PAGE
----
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Our pilot cheerily answered all of our questions. A balloon goes through one gallon of propane per minute, and they start out with 90 gallons. If two balloons collide they just bounce off, but it’s dangerous for a basket to scrape another balloon’s envelope, because it could tear it. The farthest he had ever flown was to Texas, when they flew through the whole night (can you imagine that?).

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Then it came time to land. You’ll remember I said the pilot can’t steer the balloon. So you can imagine the questions in my mind as we skimmed lower and lower, closer to the roofs of houses. A balloon in front of us landed in the middle of a street, and one of our fellow riders commented that once during the balloon fiesta she’d seen one put down in the highway…

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As we got closer to the ground we were all ordered to face the pilot, grab on to the hand holds, and bend our knees. First I thought we were going to land in the street, then I thought we were gonna hit the corner of that building, but we ended up setting down right behind it in the dirt. A van of the crew was driving around on the ground following us and communicating with the pilot over walkie-talkie. As we got close they ran around trying to anticipate where we’d end up, while our pilot shouted at them from above. It was a bit comical, but I was also contemplating if this would be the death of me, so I didn’t properly appreciate it. When we finally touched down it was a jolt, but not too bad, nor too scary, as the crew immediately surrounded us and grabbed onto the basket to stop its travel.

I filmed a bit of the next balloon’s landing, but from far away it’s not too dramatic. Watching the balloon deflate and fall down was very cool though. It reminded me of when you extinguish a candle and watch the last black smoke swirl in the air.

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The crew went to work packing up the envelope. One of the women in our basket had the crazy idea that we should all pretend to be helping them. This photo is funny in that it a)makes no sense and b)i don’t think anyone noticed that one rando guy jumped on at the end.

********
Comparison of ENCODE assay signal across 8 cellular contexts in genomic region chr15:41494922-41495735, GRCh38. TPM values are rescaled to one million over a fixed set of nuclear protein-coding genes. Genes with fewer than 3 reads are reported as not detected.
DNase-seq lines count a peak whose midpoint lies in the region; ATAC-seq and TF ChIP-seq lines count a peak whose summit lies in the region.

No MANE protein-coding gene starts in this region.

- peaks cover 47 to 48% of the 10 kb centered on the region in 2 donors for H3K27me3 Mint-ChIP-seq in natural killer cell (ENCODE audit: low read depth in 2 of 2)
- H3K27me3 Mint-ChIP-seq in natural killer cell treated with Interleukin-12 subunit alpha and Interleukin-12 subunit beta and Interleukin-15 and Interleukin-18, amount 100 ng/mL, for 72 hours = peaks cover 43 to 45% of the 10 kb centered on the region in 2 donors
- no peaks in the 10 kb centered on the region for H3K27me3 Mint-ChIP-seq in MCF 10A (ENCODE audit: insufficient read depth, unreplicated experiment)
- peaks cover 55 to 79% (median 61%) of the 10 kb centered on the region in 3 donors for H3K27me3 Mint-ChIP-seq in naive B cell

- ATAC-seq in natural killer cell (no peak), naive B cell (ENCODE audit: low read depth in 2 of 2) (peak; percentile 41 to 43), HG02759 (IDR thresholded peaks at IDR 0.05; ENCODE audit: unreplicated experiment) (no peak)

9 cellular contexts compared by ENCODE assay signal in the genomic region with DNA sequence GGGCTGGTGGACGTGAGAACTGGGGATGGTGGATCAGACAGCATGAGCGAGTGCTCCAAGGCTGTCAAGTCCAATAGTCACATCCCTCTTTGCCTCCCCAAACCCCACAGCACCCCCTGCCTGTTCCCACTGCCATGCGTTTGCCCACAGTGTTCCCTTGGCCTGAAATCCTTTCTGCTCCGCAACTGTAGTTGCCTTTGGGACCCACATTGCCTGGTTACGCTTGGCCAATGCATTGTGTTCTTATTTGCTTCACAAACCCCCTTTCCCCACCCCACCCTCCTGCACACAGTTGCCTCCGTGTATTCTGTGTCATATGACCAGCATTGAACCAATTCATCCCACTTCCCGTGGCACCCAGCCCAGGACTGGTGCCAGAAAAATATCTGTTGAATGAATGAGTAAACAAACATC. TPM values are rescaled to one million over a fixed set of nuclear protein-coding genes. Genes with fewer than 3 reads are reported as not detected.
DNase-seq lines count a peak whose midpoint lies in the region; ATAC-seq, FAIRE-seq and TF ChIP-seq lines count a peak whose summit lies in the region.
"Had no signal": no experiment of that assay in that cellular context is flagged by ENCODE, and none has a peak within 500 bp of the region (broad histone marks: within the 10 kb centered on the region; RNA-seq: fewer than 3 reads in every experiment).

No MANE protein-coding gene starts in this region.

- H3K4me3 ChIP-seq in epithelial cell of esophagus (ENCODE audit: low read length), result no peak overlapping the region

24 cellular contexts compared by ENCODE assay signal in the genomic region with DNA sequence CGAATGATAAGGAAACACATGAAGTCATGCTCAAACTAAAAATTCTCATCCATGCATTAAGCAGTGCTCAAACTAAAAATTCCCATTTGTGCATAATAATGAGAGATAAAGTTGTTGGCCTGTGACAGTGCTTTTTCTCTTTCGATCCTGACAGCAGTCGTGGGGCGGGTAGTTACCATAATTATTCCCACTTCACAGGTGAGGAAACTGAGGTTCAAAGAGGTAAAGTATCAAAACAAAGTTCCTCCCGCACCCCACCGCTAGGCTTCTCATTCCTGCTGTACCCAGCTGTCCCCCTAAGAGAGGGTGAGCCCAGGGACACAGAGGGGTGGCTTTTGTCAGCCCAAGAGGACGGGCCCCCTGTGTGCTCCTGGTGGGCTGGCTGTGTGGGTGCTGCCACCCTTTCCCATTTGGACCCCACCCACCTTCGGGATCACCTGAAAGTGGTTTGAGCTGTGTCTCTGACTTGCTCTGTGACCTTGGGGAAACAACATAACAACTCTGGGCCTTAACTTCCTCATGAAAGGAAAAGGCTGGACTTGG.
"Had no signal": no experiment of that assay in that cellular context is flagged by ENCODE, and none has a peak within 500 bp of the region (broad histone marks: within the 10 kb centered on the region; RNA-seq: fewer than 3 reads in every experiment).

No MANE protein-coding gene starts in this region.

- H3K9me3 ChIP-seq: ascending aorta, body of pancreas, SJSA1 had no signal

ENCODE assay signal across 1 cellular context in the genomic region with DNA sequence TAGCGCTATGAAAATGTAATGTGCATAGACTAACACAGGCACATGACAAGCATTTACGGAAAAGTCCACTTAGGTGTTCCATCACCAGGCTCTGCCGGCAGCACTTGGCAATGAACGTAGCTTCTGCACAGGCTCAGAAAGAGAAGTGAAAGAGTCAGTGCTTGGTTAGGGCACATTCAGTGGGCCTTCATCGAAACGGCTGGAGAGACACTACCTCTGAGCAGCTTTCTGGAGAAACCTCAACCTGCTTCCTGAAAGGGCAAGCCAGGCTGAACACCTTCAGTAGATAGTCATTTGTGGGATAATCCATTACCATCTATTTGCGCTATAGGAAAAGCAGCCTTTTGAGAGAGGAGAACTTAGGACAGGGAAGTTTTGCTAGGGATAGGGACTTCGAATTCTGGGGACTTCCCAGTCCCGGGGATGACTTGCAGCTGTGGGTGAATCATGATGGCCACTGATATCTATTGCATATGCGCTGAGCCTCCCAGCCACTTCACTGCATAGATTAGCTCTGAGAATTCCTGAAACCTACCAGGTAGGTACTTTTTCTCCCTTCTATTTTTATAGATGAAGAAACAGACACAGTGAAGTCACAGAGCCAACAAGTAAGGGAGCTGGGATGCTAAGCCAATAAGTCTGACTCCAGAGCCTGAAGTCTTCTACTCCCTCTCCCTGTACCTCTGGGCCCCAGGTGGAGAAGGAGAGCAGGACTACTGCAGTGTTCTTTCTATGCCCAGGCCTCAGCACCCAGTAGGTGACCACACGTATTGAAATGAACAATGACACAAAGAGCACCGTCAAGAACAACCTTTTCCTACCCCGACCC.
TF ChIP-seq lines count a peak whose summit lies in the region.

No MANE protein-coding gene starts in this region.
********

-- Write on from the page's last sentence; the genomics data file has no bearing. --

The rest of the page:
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We helped them stuff the chute into this tiny cube. It’s enormous and weighs 600 pounds, so it was actually pretty hard.IMG_3545

But we were rewarded for our efforts with mimosas! They told us a funny story for why champagne is a traditional pairing with ballooning: apparently when the first air balloons were going out in France in 1783, the pilots would fly far out into the countryside. But news of scientific advancements didn’t travel fast back then, so upon landing they were usually greeted by hoards of peasants brandishing pitchforks and flame to come kill this strange dragon/beast as they considered the balloon. The pilots learned that the best way to diffuse the tension was to come bearing bottles of champagne. They’d hold out their booze in a universal gesture of friendship, and the peasants quickly recognized not to kill them. Cheers!

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Alexander got a certificate.

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And this sweet pin.

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Hot air ballooning was a life experience. Despite my moments of worry, it really wasn’t scary. The pilot and crew were completely competent in their jobs and made me feel perfectly safe. Our company was friendly and fun, and the views were spectacular. I had never had much interest in Albuquerque, but now I really want to go to the Balloon Fiesta in October to see all the hundreds of balloons flying at once, and the specially shaped ones. For everyone else out there that never thought to do this, put it on your bucket list.